State Sen. Alessandra Biaggi, D-Bronx, has introduced S.9082 in the state Senate to requiring the Office of General Services, in consultation with the Department of Environmental Conservation, to establish a way to estimate the greenhouse gas emissions of food and beverages purchased by state agencies to reduce the overall greenhouse gas emissions associated with state food and beverage procurement by 10% by 2024, 18% by 2027, and 25% by 2030. If approved, the legislation would only affect food purchased by state agencies, and not the shopping habits of state residents.

Well, for now. But, in doing this, it would force food producers to reduce their own (mythical) carbon footprints, meaning higher prices for non-government consumers.

“Modeled after legislation introduced in Maryland, this bill builds on New York’s environmental goals by requiring the Office of General Services, in consultation with the Department of Environmental Conservation, to track emissions from the State’s food and beverage procurement, and to reduce these emissions by 25% by 2030. This target is in alignment with the Paris Climate Agreement and the World Resources Institute,” Biaggi wrote in her legislative justification.

The Maryland legislation was introduced after the release of the United Nations’ Intergovernmental Panel on Climate Change that reportedly showed the entire food production system, with transportation and packaging included, accounts for as much as 37% of total greenhouse gas emissions. It calls for changes to land use practices, a change to diets with less meat, and elimination of food waste as areas that should be global priorities to combat climate change. The report also calls and end to deforestation, limiting greenhouse-gas-emitting fertilizers and raising crops in ways that add carbon to the soil.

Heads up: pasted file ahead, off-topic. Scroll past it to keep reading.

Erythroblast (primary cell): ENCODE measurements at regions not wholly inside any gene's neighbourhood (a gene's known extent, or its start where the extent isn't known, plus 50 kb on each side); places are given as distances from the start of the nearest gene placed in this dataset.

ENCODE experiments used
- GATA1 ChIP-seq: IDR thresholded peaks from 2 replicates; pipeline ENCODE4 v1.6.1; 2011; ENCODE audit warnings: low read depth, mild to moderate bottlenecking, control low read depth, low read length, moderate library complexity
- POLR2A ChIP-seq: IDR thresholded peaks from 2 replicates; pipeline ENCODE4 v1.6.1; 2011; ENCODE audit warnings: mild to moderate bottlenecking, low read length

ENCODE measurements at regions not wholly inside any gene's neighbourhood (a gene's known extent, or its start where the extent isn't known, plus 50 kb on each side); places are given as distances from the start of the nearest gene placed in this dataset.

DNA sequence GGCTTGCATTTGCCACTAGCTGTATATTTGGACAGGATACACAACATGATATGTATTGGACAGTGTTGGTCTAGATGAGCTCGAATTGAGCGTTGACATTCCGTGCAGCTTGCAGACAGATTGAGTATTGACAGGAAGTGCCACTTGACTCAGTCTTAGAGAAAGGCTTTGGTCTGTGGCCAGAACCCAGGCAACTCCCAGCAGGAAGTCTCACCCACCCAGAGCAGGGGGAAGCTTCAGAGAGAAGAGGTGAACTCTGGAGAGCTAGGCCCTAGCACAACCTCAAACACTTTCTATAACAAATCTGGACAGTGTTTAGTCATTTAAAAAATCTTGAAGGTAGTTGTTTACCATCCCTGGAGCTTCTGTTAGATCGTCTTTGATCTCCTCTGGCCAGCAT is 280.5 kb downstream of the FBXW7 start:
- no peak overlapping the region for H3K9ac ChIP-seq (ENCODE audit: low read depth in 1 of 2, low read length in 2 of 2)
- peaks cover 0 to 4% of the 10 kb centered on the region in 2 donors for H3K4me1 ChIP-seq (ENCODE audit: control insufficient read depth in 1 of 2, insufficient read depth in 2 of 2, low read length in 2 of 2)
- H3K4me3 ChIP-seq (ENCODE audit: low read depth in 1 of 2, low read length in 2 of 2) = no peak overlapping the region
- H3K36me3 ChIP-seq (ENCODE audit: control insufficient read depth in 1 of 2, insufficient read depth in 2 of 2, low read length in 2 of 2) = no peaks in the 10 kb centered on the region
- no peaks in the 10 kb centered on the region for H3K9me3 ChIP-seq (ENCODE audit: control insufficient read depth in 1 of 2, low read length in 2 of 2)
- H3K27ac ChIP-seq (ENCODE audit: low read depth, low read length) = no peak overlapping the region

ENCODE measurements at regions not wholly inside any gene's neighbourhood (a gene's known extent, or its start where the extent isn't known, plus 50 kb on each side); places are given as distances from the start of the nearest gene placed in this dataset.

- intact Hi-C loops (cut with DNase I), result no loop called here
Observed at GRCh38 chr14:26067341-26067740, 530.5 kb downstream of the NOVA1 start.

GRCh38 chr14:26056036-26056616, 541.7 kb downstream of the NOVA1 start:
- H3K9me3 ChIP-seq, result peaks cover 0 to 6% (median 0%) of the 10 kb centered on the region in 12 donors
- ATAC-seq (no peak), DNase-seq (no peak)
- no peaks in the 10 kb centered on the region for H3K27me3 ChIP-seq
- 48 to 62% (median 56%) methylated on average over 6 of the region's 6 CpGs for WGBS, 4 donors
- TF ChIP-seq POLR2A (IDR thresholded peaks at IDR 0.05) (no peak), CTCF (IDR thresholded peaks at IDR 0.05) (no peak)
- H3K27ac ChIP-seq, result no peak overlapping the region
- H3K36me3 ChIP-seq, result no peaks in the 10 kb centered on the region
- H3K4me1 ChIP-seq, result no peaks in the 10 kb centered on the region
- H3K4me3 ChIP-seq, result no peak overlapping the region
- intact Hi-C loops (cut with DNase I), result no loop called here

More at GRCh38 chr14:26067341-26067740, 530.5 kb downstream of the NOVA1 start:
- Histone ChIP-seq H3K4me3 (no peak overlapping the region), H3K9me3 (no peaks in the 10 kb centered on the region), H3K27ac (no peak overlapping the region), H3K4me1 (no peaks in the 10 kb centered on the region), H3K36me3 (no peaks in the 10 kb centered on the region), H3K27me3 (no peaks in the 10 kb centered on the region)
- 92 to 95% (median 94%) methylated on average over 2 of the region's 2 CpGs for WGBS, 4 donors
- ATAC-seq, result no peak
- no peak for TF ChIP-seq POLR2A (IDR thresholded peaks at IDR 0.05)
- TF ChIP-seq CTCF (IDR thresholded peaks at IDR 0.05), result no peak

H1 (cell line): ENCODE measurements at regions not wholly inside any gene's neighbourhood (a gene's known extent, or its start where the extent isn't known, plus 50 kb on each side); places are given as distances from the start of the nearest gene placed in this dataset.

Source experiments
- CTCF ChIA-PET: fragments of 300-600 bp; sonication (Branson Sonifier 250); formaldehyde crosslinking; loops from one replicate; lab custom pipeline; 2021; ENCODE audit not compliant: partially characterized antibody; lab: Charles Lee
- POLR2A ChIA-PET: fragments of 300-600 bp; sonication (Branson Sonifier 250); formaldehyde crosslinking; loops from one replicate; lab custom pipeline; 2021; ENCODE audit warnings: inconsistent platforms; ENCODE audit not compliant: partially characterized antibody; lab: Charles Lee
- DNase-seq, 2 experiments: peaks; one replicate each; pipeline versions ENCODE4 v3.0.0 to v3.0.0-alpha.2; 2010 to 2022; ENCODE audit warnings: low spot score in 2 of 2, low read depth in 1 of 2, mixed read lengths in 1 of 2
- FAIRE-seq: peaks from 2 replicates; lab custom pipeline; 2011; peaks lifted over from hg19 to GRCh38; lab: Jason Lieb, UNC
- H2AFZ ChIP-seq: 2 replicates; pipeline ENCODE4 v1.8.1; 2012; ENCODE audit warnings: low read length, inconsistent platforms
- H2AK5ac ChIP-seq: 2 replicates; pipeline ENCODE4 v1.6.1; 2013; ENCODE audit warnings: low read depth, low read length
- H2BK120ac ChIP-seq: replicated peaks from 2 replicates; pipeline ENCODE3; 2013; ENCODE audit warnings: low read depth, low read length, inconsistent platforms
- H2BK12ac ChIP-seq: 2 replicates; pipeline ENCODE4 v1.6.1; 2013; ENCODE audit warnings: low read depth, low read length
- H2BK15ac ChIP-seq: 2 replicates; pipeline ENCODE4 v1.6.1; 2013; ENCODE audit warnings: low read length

So, if modeled on Maryland’s, sure looks like it would mandate all sorts of economic business practices, eh? Who wants Government controlling our food? You idiot climate cultists never seem to see the downsides of your cult. Even if the current warm period is caused mostly/solely by mankind’s greenhouse gas output, do these solutions seem good or authoritarian?

Who wants to bet that Biaggi hasn’t reduced her own carbon footprint?

Read: NY State Senator Looks To Control Food Because Of Climate Crisis (scam) »

If All You See…

…are wonderful trees sucking evil carbon pollution from the air, you might just be a Warmist

The blog of the day is Powerline, with a post wondering why all the COVID news is bad.

Read: If All You See… »

San Francisco Activists Happy To See Their Tax Base Leave The City

It’s all fun and games till you no longer have Other People’s money to agitate for your pet priorities

‘Good riddance’: Tech’s flight from San Francisco is a relief to some advocates

When Chirag Bhakta saw a headline recently that said tech workers were fleeing San Francisco, he had a quick reaction: “Good riddance.”

Bhakta, a San Francisco native and tenant organizer for affordable housing nonprofit Mission Housing, is well-versed in the seismic impact that the growth of the tech industry has had on the city. As software companies expanded over the past decade, they drew thousands of well-off newcomers who bid up rents and remade the city’s economy and culture.

He said the sudden departure of many tech workers and executives — often to less expensive, rural areas where they can telecommute during the coronavirus pandemic — reveals that their relationship with San Francisco was “transactional” all along.